Brian Shevlin, the owner and operator of Lazy Susan Gallery, offered the space to photographer Adrian Wilson to curate something quirky for a week. Wilson who has known Saltz for about three years decided to shape an exhibition out of Saltz’s belief that copyright is dead. While Wilson doesn’t necessarily agree with this statement, he decided to take Saltz up on his offer to “take anything that is mine, anything.” Wilson bought things that ‘could’ have been Saltz’s off of eBay such as the license plates and asked people to copy his 1970’s paintings. The person who supplies Saltz with a lot of memes and prints the street art that he does was also heavily involved in the exhibition.
As much as the exhibition matches up with Saltz’s wacky personality, Wilson points out that the exhibition raises questions about the limits of appropriation and what is or isn’t ok based on what someone tells you. Saltz holds a lot of clout in the art world, but how far does that go when a renowned art writer tells you that copyright is dead? Wilson goes on to explain, “The point of the show was really to use humor to have a gentle dig at Jerry, not say a “screw you”. Jerry admits that 99% of artists and photographers disagree with his stance on copyright but many are too afraid to question him.” He continues, “Jerry (and his wife Roberta Smith) have an incredible amount of power in terms of elevating an artist’s work with a good review, which is why you see so many sycophantic comments on his Instagram. I told people my intention, that it was a creative way to make an important statement and that Jerry loves his fans, so he would love we all took him at his word and he finally got a NY solo show. We were being hypocritical I suppose to copy his work as a way of saying copying is wrong but it was all tongue in cheek irony – including the “Introspective” title of course. We were careful to word all the press releases etc very carefully to say it was “The history, work and ephemera of Jerry Saltz’s life” and it was his work – he just didn’t paint it.”
Jerry Saltz visits his show.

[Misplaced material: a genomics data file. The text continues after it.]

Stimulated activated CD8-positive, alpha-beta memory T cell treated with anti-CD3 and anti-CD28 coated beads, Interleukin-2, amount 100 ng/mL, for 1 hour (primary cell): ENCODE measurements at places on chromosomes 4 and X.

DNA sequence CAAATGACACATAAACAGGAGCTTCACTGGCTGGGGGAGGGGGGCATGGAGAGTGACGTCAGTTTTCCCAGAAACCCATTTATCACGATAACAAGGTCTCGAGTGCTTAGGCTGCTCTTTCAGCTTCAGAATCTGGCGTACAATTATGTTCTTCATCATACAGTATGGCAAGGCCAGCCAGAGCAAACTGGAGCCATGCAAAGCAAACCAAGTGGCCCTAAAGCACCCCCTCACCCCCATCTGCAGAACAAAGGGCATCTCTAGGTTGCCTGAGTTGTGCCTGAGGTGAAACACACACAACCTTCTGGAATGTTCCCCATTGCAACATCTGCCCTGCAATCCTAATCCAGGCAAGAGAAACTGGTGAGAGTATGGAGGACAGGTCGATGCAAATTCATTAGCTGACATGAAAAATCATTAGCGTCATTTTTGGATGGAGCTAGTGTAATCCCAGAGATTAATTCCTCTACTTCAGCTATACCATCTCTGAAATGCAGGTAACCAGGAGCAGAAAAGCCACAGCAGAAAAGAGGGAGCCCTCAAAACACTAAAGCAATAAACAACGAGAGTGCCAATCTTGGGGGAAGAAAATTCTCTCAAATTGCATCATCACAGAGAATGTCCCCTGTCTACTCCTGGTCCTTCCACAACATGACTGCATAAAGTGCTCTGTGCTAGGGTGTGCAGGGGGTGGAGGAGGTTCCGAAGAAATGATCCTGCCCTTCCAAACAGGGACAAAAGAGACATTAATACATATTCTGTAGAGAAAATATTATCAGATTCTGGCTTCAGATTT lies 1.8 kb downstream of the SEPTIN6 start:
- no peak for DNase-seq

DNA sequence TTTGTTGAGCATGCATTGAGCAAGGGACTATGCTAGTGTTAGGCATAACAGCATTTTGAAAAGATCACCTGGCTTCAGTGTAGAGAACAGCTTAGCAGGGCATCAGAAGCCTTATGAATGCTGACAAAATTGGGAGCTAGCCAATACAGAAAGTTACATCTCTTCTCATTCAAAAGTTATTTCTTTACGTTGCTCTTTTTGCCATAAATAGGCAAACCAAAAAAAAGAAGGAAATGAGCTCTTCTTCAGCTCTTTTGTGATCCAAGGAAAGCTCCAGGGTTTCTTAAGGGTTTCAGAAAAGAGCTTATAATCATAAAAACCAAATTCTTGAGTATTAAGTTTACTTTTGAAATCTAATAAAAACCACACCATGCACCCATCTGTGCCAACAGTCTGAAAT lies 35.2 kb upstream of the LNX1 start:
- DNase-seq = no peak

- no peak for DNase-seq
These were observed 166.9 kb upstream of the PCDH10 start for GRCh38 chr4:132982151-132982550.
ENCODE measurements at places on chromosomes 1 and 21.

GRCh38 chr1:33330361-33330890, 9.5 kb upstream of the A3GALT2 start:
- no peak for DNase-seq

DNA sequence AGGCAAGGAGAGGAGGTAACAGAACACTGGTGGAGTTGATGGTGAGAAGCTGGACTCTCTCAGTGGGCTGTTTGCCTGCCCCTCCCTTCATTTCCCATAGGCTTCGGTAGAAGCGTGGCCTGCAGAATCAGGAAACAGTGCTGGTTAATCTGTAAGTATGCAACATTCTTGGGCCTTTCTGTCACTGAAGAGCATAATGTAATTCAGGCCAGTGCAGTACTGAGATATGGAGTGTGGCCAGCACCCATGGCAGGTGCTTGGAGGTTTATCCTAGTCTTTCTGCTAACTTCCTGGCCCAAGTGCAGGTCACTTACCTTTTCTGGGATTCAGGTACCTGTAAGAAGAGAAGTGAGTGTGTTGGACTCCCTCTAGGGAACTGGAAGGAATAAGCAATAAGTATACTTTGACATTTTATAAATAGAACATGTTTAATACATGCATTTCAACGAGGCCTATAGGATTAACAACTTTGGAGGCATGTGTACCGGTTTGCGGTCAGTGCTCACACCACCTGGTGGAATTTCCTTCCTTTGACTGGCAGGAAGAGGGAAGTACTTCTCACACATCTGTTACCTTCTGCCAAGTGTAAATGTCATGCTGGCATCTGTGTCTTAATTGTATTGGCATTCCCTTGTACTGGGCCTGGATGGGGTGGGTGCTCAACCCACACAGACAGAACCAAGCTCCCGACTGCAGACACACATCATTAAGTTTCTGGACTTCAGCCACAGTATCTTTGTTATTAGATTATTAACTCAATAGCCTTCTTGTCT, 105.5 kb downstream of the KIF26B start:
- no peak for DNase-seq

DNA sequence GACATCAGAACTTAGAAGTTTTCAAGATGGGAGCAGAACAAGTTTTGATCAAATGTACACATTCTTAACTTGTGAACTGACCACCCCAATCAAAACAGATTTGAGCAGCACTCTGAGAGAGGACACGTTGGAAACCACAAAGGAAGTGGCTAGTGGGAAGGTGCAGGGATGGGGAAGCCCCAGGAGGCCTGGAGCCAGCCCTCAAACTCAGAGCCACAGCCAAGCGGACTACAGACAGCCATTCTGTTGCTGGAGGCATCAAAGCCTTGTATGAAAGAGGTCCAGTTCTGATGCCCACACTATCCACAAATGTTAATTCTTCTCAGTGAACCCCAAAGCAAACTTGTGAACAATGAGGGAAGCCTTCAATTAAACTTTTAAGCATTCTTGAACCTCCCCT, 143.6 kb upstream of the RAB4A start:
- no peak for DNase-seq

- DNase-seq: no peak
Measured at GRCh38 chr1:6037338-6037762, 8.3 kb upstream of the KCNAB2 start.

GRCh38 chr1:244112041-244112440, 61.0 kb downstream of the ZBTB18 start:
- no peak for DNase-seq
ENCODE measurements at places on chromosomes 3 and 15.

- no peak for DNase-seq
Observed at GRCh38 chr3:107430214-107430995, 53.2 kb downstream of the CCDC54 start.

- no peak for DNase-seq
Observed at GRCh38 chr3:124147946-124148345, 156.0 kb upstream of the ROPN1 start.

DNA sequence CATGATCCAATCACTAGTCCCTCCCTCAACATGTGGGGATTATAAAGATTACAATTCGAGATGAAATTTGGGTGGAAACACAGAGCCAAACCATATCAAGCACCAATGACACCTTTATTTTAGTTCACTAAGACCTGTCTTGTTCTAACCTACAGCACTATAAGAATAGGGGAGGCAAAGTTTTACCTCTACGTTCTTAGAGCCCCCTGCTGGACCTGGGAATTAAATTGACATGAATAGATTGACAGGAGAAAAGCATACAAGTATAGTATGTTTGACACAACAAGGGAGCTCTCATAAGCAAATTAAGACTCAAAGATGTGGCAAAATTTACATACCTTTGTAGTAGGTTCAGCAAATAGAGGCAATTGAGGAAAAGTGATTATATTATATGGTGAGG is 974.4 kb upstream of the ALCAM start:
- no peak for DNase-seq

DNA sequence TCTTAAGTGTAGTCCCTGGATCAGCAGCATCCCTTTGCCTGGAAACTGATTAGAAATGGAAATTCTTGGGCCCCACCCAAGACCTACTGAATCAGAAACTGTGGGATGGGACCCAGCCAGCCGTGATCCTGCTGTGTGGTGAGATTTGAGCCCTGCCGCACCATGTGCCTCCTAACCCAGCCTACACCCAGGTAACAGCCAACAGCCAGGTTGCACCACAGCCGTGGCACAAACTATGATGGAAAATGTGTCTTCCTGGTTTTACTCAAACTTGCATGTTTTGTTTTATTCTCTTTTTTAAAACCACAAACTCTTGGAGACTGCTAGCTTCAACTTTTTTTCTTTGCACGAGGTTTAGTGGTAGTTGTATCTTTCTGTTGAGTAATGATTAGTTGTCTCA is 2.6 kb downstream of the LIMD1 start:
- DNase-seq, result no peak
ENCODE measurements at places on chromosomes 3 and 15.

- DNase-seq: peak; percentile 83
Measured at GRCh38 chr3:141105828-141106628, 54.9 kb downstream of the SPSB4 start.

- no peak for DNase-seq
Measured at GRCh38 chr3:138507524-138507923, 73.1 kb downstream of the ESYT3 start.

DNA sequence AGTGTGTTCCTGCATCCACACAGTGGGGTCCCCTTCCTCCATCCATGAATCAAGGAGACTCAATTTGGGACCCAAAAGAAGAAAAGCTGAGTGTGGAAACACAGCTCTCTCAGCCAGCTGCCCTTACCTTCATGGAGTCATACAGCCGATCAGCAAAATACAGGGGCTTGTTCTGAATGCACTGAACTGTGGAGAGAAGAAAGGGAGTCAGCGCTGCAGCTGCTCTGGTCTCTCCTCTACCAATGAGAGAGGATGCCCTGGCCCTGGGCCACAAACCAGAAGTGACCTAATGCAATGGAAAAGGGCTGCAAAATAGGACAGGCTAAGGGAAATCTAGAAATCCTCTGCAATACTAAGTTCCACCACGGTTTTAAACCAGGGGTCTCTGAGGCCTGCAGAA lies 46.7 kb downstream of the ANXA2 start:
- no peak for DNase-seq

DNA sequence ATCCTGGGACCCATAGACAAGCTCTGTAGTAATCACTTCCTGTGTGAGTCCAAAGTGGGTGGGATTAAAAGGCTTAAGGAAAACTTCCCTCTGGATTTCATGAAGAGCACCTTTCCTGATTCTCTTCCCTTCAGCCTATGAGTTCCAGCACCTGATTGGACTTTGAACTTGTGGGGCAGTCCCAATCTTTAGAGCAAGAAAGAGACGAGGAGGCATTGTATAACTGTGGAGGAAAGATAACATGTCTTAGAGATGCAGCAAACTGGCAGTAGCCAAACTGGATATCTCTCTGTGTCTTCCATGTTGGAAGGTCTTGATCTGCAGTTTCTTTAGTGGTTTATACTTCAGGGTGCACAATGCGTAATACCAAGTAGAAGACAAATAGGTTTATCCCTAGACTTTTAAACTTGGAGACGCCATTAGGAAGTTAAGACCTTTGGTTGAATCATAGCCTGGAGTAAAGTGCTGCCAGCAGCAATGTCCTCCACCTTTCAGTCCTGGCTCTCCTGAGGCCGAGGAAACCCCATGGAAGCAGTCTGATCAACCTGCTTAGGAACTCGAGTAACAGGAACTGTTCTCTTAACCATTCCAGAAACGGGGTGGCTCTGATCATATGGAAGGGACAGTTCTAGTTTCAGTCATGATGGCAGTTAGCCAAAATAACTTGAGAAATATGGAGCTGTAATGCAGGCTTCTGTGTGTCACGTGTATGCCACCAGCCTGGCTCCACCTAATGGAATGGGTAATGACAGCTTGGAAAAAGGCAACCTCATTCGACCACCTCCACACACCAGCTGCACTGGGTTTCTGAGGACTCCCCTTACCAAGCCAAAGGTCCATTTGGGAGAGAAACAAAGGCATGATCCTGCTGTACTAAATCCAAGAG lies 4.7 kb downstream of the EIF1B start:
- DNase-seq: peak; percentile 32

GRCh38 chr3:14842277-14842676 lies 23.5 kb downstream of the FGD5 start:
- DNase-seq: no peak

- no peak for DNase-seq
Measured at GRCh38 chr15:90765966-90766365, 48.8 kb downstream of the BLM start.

Overall, the support for the exhibition has been positive and Saltz even made a trip to the gallery this past week, confronting the pieces he painted as a young artist head on. Wilson made it clear that as much as Saltz can handle people taking jabs at his posts, this exhibition was not meant to make a mockery out of Saltz or anyone involved: “I had asked people to not include Roberta in there but Richard Prince is co-conspirator of the anti-copyright movement, so he was totally fair game. I am sure legally Jerry didn’t want his employers, New York Magazine, to be upset too and actually forwarded me an email from their fact checker asking about the show. Ultimately I think he didn’t want someone to go to the show and be upset it wasn’t his own work. In terms of being a failed artist, the self-deprecating article he wrote about it won him a Pulitzer Prize, so I was never worried about that. In fact, the way I laid out the pieces, young failed Jerry’s paintings are facing successful and famous Jerry’s Instagram persona, and I think what those two people would think of each other is a fascinating idea.”
Jerry Saltz: An Introspective is open through Sunday, October 7. Lazy Susan Gallery, Friday-Sunday, 10-6pm. 191 Henry Street, 10002, NY, NY.
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Writer, Cultbytes PR specialist. Alexandra Israel graduated from Bates College in 2010. A museum aficionado since her introduction to Jean Dominque Ingres' portraits as a small child, she enjoys spending her free time at museums and finding off-the-beaten-track gallery shows. Israel has been working in PR for over seven years, primarily within book publishing and in the art world. She has held positions at Penguin Book Group, Aperture Foundation, and Third Eye among others. l igram l